So whether you just want to donate in your name, you’re looking for the perfect gift for someone who has everything, or you want to volunteer, #Giving Tuesday is the perfect opportunity to be generous with others and embrace the true meaning of the holidays. What are you going to give today? Share your gift list with us!

Topics: Food Banks, Food Pantries, community engagement, outreach, engagement, community, civic engagement, technology, global, opportunities, connecting communities, involvement, nonprofit, fundraising, community partners, social media, active

Get Outdoors: Active Volunteering Helps Everyone

Posted by Natasha Derezinski-Choo on Fri, Oct 25, 2013 @ 09:30 AM

This post was written by NobleHour Special Contributor Natasha Derezinski-Choo.

Over the last quarter of a millennium, humans have moved indoors.  Beginning in 1750 with the first wave of the Industrial Revolution, a gross migration began to occur when people from rural, outdoor, farming communities moved to cities.  Now, more than 50 percent of the world’s population lives in urban areas. In the early stages of industrialization, people were moving to cities for factory work. Now, in the post-industrial economies of the developed world, people have moved up from the factories and are working in office spaces, living stationary lifestyles under fluorescent lights.  Students spend most of the school day inside.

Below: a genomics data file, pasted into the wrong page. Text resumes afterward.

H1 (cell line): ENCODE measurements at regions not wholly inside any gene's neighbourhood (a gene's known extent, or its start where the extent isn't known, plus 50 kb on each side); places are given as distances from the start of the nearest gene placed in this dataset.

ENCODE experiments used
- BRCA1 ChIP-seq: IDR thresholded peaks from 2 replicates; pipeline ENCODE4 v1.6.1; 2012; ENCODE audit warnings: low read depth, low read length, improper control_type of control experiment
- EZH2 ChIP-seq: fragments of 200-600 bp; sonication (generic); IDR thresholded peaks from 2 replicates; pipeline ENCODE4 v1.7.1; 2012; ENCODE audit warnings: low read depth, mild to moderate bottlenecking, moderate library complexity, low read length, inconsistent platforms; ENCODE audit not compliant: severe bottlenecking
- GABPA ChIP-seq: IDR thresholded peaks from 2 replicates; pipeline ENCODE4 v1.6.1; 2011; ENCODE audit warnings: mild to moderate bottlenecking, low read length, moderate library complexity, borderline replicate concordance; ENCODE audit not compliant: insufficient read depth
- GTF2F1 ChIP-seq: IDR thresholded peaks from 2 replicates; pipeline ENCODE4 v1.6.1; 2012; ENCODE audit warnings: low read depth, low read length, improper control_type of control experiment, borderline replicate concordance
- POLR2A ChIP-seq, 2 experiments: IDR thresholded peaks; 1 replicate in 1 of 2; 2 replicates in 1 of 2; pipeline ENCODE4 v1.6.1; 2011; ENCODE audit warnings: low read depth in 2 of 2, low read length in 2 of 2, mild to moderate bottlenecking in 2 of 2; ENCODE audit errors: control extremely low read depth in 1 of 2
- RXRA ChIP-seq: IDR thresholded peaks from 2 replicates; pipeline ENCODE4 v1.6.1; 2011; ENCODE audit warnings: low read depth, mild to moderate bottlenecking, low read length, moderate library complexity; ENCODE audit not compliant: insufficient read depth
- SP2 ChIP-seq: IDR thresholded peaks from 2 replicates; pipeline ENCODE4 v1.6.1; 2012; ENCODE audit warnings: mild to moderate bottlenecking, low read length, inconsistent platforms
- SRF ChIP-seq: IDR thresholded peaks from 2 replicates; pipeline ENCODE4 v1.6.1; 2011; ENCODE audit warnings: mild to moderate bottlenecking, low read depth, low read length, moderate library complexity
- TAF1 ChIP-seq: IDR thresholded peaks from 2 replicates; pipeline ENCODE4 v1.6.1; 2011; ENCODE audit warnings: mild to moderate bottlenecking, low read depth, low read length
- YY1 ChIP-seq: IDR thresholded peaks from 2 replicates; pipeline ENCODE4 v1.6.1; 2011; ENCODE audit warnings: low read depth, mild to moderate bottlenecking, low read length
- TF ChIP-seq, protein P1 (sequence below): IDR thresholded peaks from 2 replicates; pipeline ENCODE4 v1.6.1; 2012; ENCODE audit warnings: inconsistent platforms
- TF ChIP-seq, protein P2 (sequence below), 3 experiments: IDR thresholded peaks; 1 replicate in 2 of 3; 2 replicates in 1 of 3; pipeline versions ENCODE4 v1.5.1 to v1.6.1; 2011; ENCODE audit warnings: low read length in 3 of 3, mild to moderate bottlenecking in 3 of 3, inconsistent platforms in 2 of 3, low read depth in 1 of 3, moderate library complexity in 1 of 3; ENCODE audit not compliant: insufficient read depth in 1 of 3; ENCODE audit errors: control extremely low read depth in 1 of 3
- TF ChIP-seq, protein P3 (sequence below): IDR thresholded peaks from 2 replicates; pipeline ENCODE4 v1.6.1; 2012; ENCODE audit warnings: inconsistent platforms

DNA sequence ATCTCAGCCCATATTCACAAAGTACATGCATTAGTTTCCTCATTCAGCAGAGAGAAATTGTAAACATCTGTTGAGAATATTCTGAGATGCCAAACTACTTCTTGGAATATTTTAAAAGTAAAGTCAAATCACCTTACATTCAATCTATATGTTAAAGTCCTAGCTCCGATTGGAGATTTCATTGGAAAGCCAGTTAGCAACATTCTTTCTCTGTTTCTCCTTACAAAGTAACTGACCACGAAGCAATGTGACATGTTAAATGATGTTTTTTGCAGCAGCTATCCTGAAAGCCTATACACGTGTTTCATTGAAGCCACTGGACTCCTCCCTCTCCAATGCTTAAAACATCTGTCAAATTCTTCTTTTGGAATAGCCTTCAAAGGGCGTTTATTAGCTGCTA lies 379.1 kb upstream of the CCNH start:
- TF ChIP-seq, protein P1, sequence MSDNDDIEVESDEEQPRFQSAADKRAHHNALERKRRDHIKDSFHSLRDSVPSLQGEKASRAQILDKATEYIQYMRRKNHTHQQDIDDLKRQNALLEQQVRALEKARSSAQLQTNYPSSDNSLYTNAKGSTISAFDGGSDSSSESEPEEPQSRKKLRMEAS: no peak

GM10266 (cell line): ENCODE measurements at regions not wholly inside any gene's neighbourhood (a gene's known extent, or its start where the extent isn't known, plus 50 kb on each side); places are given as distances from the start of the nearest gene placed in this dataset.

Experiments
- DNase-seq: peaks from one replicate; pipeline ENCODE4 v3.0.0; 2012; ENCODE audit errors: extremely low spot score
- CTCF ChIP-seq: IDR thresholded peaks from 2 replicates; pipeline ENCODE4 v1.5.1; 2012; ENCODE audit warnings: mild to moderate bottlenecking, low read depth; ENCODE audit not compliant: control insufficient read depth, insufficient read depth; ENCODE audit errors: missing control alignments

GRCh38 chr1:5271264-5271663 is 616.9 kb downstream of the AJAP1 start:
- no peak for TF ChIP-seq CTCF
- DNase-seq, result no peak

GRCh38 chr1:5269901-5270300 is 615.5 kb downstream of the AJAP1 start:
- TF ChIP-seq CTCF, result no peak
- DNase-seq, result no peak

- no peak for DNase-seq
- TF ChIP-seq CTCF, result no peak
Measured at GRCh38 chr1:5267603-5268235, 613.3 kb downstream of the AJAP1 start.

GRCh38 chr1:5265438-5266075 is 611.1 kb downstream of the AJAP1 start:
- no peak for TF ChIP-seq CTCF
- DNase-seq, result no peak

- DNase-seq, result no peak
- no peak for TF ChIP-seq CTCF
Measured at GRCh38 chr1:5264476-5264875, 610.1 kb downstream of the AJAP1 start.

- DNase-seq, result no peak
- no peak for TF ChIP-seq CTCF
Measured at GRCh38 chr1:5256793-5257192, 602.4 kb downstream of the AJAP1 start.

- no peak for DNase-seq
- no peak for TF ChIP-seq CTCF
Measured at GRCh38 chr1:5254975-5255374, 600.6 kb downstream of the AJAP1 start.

With the invention of universal education that came with industrialization, children have also been brought inside. Education inflation has caused young people not only to spend school hours inside, but also to spend more time inside studying, with everyone sinking down in front of the TV or computer when the long, tiring day is over.  Today, we see less-developed countries experiencing the same lifestyle shift that brought us indoors.  

Now, I’m not romanticising life before the “Great Indoor Migration”, because I think it has ultimately improved our lives.  Without this shift I would probably be spending my day harvesting crops, cleaning the house, and thinking about getting married in five years. Instead, I’m going to school and hoping in five years to start a life and career for myself.  The fact of the matter is that we are now living indoors more, and it’s time to spend a little time being active outside.

The fun, animated video “What if You Stopped Going Outside?” describes health risks and problems that could arise from not spending enough time outside - including osteoporosis, depression, and even cancers. 

Furthermore, the Harvard Health Letter gives some of the benefits of spending time outside. These benefits include getting more vitamin D, more exercise, a happier life, better concentration, and a better healing time in the event of injury (you can read more about how sunshine and fresh air help these processes). Being outside feels good and is good for you. Being outside and being active go hand in hand with being healthier and happier, but the main problem facing most people is finding time to be more active.  Volunteering outdoors is a great way to merge outdoor activities with community engagement. You will be impacting the community by volunteering and helping yourself by being active.

A nature trail is a great place to volunteer.